Scientist Clare Ostle uses a PCR (Continuous Plankton Recorder), which are torpedo-like devices designed to capture plankton samples over huge areas of the Ocean. For 90 years they have been towed by merchant vessels and fishing boats on a vast network of routes. What they have seen now is that as climate change heats the seas, planktons are on the move -- with potentially profound consequences for both ocean life and humans.
What are Planktons?
Ocean organisms have been photosynthesizing for billions of years -- long before land plants - thanks to these large groups of organisms encompassing everything from photosynthesizing bacteria many times smaller than the width of a human hair, to jellyfish with long trailing tendrils.
There are two main types: phytoplankton, diverse plant-like cells commonly called algae; and zooplankton, animals like krill and the larvae of fish, crabs, and other marine creatures.
These organisms carried on the tides -- are the foundation of the marine food web. It passes through the food web, with phytoplankton consumed by zooplankton which, in turn, are eaten by creatures from birds to whales.
They are also crucial to the ocean's "biological carbon pump", which helps the sea lock away at least a quarter of C02 emitted by burning fossil fuels and produce half the oxygen on Earth.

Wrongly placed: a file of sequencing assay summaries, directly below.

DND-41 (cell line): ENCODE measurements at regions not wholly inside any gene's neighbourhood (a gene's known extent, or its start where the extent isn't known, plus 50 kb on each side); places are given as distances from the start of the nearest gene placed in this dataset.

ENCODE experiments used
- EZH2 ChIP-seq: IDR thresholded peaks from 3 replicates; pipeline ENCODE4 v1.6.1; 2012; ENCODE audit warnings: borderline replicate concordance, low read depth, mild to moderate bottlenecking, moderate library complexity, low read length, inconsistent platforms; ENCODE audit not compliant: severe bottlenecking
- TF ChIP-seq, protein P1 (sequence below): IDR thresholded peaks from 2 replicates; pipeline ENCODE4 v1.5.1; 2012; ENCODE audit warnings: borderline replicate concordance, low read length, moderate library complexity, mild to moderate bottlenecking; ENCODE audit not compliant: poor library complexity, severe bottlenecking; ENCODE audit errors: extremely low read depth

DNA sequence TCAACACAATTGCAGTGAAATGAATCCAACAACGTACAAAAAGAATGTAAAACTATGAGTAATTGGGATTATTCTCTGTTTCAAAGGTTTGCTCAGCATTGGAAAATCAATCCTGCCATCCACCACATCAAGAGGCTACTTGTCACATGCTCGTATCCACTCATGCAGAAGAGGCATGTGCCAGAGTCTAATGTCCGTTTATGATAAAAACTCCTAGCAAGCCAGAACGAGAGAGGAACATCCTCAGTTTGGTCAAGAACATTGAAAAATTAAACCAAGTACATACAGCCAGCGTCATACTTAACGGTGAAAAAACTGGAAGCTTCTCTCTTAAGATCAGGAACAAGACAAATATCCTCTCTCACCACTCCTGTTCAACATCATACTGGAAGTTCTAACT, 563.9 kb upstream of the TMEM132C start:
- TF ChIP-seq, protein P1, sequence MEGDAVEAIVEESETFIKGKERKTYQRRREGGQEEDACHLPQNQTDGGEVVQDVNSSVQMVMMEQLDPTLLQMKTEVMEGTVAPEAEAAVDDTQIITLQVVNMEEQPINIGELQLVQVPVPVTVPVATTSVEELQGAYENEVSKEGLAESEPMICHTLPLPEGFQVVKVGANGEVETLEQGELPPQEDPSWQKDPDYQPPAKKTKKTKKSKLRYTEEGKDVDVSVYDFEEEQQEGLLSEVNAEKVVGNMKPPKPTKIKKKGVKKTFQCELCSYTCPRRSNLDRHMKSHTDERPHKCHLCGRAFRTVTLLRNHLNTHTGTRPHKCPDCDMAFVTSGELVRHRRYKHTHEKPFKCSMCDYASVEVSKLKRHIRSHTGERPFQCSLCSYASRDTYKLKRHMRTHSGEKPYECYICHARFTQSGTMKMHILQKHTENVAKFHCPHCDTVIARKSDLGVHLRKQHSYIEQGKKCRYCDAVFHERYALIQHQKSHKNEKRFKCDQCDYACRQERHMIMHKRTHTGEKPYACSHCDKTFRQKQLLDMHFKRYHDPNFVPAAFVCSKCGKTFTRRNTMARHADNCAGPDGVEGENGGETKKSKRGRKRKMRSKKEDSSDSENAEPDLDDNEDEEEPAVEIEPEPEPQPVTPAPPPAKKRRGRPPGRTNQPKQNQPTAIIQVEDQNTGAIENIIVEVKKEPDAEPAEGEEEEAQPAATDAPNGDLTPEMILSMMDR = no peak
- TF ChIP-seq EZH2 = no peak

While trees store carbon in wood and leaves, phytoplankton store it in their bodies.
"Pretty much everything you can think of in the sea at some stage of its life cycle will eat plankton," says CPR Survey head David Johns.
Climate Change Impact on the Planktons.
"The big thing that we're seeing is warming," Ostle, the coordinator of the Pacific CPR Survey, tells AFP as she demonstrates the plankton recorder off the coast of Plymouth in Britain.
The CPR Survey has documented a decisive shift of plankton towards both the poles in recent decades, as ocean currents change and many marine animals head for cooler areas.
Smaller warm water plankton is also replacing more nutritious cold-water ones, often also with differing seasonal cycles, meaning the species that feed on the need to adapt or move too.
"The big worry is when change happens so quickly that the ecosystem can't recover," says Ostle, adding that dramatic temperature spikes can lead "whole fisheries to collapse".
With nearly half of humanity reliant on fish for some 20 per cent of their animal protein, this could be devastating.
Climate change has "exposed ocean and coastal ecosystems to conditions that are unprecedented over centuries to millennia with consequences for ocean-dwelling plants and animals around the world," says the UN's Intergovernmental Panel on Climate Change (IPCC) in a leaked draft report on climate impacts, due to be published next year, which predicts "escalating impacts on marine life".
Average global phytoplankton biomass -- a measure of total weight or quantity -- is predicted to fall by around 1.8 to six percent, depending on the level of emissions.
But because of its outsized importance, even modest reductions can "amplify up the marine food web", eventually leading to reductions in marine life by roughly five to 17 percent.
In the past, conservation has focused on "the big things, the cute things, or the things that are directly worth money" -- like whales, turtles, and cod.
But all rely on planktons.